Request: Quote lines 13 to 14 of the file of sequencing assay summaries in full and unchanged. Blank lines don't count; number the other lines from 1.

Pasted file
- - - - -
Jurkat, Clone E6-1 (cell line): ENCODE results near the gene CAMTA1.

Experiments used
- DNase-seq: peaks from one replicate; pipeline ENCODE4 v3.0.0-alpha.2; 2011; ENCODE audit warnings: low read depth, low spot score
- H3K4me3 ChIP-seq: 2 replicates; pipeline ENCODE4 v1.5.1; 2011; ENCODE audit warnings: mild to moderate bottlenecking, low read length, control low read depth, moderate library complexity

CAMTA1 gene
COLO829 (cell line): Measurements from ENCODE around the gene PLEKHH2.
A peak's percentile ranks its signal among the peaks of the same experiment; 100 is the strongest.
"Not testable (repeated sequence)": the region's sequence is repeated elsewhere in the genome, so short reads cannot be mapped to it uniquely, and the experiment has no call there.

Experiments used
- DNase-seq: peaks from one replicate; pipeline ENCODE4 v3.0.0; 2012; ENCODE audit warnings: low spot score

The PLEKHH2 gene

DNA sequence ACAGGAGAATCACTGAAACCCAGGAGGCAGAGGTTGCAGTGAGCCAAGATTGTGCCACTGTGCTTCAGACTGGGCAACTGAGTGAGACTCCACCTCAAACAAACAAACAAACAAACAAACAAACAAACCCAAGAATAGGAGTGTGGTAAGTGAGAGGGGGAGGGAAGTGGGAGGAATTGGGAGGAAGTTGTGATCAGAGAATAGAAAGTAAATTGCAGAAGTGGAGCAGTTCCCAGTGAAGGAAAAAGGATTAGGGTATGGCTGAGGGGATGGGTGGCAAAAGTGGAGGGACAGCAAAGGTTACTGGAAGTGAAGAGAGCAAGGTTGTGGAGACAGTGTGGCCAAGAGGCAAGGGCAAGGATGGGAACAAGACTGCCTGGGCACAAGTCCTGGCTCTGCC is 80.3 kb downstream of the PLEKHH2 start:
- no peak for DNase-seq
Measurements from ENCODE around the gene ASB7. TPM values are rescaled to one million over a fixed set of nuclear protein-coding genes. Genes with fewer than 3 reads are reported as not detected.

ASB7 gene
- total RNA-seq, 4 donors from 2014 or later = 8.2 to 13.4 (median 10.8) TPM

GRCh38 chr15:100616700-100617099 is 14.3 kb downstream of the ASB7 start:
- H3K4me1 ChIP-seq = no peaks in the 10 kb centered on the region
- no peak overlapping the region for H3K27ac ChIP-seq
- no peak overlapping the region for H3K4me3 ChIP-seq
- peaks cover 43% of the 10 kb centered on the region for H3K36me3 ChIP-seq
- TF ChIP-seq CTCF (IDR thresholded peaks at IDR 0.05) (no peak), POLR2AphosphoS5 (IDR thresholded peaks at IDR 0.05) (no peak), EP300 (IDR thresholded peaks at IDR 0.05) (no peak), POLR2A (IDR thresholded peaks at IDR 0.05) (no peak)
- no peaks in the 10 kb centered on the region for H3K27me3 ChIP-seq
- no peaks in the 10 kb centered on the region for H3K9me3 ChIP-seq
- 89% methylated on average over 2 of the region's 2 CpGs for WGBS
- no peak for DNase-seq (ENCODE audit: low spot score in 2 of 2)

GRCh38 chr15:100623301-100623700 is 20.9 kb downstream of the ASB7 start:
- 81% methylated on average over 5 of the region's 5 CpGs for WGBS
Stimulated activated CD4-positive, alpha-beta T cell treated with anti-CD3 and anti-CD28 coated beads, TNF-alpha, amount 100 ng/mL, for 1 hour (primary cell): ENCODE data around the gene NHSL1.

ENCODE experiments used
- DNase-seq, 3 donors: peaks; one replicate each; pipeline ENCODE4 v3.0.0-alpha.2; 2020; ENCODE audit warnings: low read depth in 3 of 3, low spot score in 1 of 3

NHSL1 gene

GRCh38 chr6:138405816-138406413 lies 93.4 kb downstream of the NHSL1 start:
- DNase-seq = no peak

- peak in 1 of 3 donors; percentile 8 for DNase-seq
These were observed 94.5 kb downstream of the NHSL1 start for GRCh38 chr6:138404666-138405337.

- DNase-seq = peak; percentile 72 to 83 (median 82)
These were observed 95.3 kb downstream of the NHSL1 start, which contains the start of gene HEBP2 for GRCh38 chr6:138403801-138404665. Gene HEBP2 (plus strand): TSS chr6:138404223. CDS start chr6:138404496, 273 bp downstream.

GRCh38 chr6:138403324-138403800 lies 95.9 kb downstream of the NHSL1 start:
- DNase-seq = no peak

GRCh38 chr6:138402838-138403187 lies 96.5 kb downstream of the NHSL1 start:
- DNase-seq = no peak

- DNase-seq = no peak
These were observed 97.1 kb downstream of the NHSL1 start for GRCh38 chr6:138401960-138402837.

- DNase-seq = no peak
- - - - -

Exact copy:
- no peak for DNase-seq
Measurements from ENCODE around the gene ASB7. TPM values are rescaled to one million over a fixed set of nuclear protein-coding genes. Genes with fewer than 3 reads are reported as not detected.